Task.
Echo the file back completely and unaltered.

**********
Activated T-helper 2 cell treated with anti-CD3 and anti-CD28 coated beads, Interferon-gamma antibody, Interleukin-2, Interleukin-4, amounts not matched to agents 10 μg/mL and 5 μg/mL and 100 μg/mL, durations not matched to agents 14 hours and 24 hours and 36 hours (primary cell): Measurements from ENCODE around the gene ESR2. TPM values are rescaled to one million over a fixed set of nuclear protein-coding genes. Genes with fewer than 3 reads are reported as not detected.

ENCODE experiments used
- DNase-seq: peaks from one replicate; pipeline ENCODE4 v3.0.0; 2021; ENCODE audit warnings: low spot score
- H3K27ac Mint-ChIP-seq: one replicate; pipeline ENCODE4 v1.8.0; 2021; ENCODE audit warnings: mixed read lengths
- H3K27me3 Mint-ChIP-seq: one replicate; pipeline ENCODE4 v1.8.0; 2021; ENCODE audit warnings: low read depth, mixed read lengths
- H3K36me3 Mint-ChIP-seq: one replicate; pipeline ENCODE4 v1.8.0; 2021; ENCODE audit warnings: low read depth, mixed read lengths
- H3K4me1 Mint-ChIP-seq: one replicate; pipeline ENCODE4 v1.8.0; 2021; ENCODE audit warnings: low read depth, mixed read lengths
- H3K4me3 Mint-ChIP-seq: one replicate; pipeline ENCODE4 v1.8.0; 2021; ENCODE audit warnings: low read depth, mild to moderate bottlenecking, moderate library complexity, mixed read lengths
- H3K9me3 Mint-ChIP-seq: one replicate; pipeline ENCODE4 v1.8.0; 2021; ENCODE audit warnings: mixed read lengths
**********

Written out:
Activated T-helper 2 cell treated with anti-CD3 and anti-CD28 coated beads, Interferon-gamma antibody, Interleukin-2, Interleukin-4, amounts not matched to agents 10 μg/mL and 5 μg/mL and 100 μg/mL, durations not matched to agents 14 hours and 24 hours and 36 hours (primary cell): Measurements from ENCODE around the gene ESR2. TPM values are rescaled to one million over a fixed set of nuclear protein-coding genes. Genes with fewer than 3 reads are reported as not detected.

ENCODE experiments used
- DNase-seq: peaks from one replicate; pipeline ENCODE4 v3.0.0; 2021; ENCODE audit warnings: low spot score
- H3K27ac Mint-ChIP-seq: one replicate; pipeline ENCODE4 v1.8.0; 2021; ENCODE audit warnings: mixed read lengths
- H3K27me3 Mint-ChIP-seq: one replicate; pipeline ENCODE4 v1.8.0; 2021; ENCODE audit warnings: low read depth, mixed read lengths
- H3K36me3 Mint-ChIP-seq: one replicate; pipeline ENCODE4 v1.8.0; 2021; ENCODE audit warnings: low read depth, mixed read lengths
- H3K4me1 Mint-ChIP-seq: one replicate; pipeline ENCODE4 v1.8.0; 2021; ENCODE audit warnings: low read depth, mixed read lengths
- H3K4me3 Mint-ChIP-seq: one replicate; pipeline ENCODE4 v1.8.0; 2021; ENCODE audit warnings: low read depth, mild to moderate bottlenecking, moderate library complexity, mixed read lengths
- H3K9me3 Mint-ChIP-seq: one replicate; pipeline ENCODE4 v1.8.0; 2021; ENCODE audit warnings: mixed read lengths